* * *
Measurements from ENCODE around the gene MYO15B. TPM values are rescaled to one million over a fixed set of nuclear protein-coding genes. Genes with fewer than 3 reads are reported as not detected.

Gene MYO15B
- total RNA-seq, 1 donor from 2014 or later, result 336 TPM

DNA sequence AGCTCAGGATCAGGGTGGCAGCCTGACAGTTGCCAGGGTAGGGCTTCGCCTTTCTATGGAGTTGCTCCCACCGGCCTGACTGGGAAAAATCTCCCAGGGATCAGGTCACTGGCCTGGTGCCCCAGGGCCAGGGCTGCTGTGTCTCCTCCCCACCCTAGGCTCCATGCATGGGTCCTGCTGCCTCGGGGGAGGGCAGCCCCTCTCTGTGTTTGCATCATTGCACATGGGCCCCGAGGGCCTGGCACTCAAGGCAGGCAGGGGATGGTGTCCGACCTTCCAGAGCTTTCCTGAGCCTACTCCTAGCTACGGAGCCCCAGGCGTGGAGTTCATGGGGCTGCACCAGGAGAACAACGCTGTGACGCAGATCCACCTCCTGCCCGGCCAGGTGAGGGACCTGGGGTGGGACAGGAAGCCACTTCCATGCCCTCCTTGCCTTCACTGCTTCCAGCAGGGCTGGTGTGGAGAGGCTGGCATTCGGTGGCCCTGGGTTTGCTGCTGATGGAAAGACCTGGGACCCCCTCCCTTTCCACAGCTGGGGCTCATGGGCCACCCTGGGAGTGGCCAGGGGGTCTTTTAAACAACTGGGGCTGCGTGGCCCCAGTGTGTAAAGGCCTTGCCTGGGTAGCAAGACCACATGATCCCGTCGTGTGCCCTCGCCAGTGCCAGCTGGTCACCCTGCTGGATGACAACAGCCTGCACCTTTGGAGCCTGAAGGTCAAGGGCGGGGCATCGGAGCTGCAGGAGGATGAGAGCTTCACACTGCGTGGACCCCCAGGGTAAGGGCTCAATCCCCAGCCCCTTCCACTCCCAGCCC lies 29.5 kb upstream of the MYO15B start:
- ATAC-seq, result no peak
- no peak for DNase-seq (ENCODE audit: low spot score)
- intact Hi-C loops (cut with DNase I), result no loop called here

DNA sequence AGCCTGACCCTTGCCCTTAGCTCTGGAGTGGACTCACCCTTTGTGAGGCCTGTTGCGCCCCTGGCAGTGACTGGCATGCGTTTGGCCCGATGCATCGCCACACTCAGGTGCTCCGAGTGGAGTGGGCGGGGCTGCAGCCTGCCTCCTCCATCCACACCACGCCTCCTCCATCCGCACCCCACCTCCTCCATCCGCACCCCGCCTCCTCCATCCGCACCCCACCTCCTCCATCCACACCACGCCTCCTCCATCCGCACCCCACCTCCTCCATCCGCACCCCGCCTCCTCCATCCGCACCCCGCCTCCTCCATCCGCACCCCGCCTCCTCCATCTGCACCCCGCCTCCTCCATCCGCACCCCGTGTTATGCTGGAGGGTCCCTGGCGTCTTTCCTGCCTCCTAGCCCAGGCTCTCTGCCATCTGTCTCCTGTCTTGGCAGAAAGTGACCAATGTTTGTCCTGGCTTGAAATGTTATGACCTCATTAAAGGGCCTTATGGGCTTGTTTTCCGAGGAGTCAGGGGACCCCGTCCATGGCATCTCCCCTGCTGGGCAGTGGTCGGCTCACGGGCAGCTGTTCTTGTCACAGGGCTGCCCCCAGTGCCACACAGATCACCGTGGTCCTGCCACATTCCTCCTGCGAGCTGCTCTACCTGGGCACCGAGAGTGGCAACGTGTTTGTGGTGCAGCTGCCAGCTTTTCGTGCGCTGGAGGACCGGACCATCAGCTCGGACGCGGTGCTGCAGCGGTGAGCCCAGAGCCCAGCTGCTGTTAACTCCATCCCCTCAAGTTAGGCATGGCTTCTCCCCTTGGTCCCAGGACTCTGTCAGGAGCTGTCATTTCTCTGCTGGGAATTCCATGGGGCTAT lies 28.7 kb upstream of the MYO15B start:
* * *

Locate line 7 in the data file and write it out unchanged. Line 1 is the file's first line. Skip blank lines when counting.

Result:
- intact Hi-C loops (cut with DNase I), result no loop called here